At the recent Bisnow Seattle Sustainability event, energy use intensity, or EUI, was a prominent topic. Tom Paladino called EUI the “BMI for buildings”… and Mark Huppert of the National Historic Trust Preservation Green Lab joked, “Yes, and the city wants to put us on a diet.”
But what exactly is EUI? And why should building owners and operators care?
EUI in Lay Terms
Energy use intensity is simply the energy consumption of a thing, divided by a key descriptive factor of the thing. Miles per gallon (MPG) for cars is a type of energy use intensity.
In the real estate industry typically EUI is expressed by the energy use of the property divided by the area of the property. While a high MPG number means a more efficient car, with buildings you want to see a lower EUI score. That means less energy is being used per square foot.
“Simply” is an understatement because you can quickly disappear down a rabbit hole when defining the numerator and denominator :
- Energy consumption: Whose? The tenant’s, the landlord’s only, the leased car charging stations in the parking garage paid directly by Tesla owners…?
- Square footage: Which? Gross, net, leasable?
Phew! Let’s instead focus on how to use EUI.
What is EUI Good For?
When data is ever more available in reducing cost and complexity, EUI is a useful tool to benchmark performance in large data sets. Benchmarks can be a powerful engagement tool if used appropriately—as soon as our clients know how they perform relative to others, they ALWAYS ask “how do we improve?”
For example, municipalities like New York and Seattle, which mandate reporting of energy consumption from commercial building owners, publish the average EUI results by asset type. These numbers and the citywide scale can engage an entire community around reducing consumption and changing behaviors.
Paladino also uses EUI for large-scale performance improvement projects where it is important to start generating cost savings rapidly, rather than spending years developing the perfect metric.
Currently our team is leading a retro commissioning program at a university campus in Seattle. The industry’s typical retro-commissioning approach starts with walking through each building and gathering building automation system data to identify deficiencies.
Because the buildings on this campus are co-located and therefore the climate is the same at each, this approach lets the data do the work, by categorizing the 28 buildings first by program (lecture, lab, dorm etc.) and then by EUI.
Once it’s determined how far each building is from mean performance on a project, it’s possible to develop packages of energy efficiency measures designed to bring energy consumption back to the target EUI for that group.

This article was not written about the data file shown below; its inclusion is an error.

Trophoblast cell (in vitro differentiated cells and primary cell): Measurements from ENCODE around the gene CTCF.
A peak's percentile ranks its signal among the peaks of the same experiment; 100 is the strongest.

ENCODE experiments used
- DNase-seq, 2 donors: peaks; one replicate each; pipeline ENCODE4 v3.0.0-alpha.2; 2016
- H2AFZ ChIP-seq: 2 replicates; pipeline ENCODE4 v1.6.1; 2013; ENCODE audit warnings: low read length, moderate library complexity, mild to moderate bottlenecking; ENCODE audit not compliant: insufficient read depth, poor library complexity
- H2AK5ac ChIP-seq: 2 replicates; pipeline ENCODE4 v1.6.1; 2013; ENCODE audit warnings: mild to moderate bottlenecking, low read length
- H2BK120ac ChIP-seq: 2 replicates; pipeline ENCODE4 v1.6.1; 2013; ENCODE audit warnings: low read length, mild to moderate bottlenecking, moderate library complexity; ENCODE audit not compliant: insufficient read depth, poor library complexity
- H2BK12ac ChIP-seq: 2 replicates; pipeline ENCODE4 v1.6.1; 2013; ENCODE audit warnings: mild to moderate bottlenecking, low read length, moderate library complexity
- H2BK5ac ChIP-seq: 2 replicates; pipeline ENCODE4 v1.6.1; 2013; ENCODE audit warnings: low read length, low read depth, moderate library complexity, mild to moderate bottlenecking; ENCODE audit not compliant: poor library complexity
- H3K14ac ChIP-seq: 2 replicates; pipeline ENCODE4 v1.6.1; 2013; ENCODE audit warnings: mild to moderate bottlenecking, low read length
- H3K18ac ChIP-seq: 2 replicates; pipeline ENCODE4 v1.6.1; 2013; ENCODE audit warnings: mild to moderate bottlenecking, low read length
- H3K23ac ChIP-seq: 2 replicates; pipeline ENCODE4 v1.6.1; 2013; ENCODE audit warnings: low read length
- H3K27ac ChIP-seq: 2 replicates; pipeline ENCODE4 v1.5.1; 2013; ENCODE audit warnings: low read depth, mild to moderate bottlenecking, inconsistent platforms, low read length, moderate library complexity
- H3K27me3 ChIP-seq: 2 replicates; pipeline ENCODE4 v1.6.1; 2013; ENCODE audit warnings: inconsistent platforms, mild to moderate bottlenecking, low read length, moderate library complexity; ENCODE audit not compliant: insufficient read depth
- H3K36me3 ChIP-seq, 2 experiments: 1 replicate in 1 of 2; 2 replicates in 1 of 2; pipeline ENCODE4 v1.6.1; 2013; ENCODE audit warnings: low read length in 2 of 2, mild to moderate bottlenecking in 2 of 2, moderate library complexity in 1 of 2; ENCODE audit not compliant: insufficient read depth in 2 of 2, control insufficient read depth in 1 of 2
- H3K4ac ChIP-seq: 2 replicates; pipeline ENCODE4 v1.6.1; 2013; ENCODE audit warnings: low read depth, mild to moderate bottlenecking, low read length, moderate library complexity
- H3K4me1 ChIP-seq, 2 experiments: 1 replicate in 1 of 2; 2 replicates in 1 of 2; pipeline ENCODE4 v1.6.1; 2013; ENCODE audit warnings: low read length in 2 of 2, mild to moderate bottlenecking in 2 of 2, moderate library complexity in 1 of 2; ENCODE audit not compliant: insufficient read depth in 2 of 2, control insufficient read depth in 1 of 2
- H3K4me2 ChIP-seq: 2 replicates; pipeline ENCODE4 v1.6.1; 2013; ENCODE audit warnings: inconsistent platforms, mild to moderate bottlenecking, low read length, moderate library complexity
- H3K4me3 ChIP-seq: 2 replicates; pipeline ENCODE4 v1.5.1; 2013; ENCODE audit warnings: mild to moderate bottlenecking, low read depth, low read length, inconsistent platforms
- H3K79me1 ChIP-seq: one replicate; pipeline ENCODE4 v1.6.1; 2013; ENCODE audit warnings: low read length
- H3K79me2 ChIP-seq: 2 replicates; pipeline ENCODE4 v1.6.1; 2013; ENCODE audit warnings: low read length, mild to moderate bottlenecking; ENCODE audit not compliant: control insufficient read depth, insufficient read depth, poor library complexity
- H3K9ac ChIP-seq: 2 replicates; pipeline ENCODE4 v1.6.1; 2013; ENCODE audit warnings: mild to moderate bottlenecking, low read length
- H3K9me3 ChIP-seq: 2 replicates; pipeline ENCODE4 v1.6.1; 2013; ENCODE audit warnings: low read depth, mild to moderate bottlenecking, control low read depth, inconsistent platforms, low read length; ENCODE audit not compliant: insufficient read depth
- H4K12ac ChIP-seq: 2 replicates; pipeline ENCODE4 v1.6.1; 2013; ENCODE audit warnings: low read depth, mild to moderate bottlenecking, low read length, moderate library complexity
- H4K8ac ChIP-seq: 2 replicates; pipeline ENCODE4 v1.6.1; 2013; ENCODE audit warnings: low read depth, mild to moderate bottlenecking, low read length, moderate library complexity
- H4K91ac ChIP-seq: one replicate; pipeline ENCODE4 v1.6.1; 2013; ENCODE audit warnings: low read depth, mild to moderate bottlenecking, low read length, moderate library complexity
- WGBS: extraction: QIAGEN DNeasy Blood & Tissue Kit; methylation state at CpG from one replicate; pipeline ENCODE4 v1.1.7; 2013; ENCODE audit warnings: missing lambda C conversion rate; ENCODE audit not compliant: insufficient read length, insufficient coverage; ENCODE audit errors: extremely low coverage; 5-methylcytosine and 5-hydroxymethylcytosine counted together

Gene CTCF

Finally, when on site to review building automation system data and retune the buildings, we can clearly address specific systems in specific buildings, which saves the client consultant time and helps capture energy cost savings more quickly.
What is EUI Not Good For?
EUI is not a very helpful metric when area is a not a significant driver of performance, or where the user group can’t define area consistently. For example, in the manufacturing world it makes more sense to benchmark plant performance based on energy use or energy cost per unit of production rather than the size of the manufacturing plant.
This is because the processes, equipment and products produced, along with their associated energy use, can vary widely between buildings.
Paladino is helping ICSC members explore a similar process for retail real estate by using Gross Leasable Area (the unit of production for retail landlords) as a starting denominator in the Property Efficiency Scorecard. As more users enter their data into the Scorecard, more benchmarks are generated based on statistical analysis of a growing data set of performance information that was previously not available to industry.
Analysis of EUI for a retail portfolio
EUI also doesn’t tell you how a specific building is functioning or how to make it perform better. While commissioning a very high performing office with a low EUI, we found a duct heating system was being triggered on every day at 12:15 am while the space was unoccupied, due to an error in the controls system.
This was causing large and unnecessary power draws. The building’s low EUI could have been interpreted as everything is good, but there is always room to improve.
EUI is an informative metric when you want to:
- Categorize large data sets for peer comparison
- Engage user groups with lots of buildings
- Make coarse cuts in the data to get to the end goal faster
- Understand where to begin your detailed analysis
Use a different tool if you need to:
- Definitively categorize building performance
- Identify and resolve building specific issues
When using any benchmarking metric, such as EUI, it’s important to ensure at the start of a project that you are using the correct metrics to give you the data that you need.
Patrick Leonard is Director, PMP®, LEED® AP with Paladino Seattle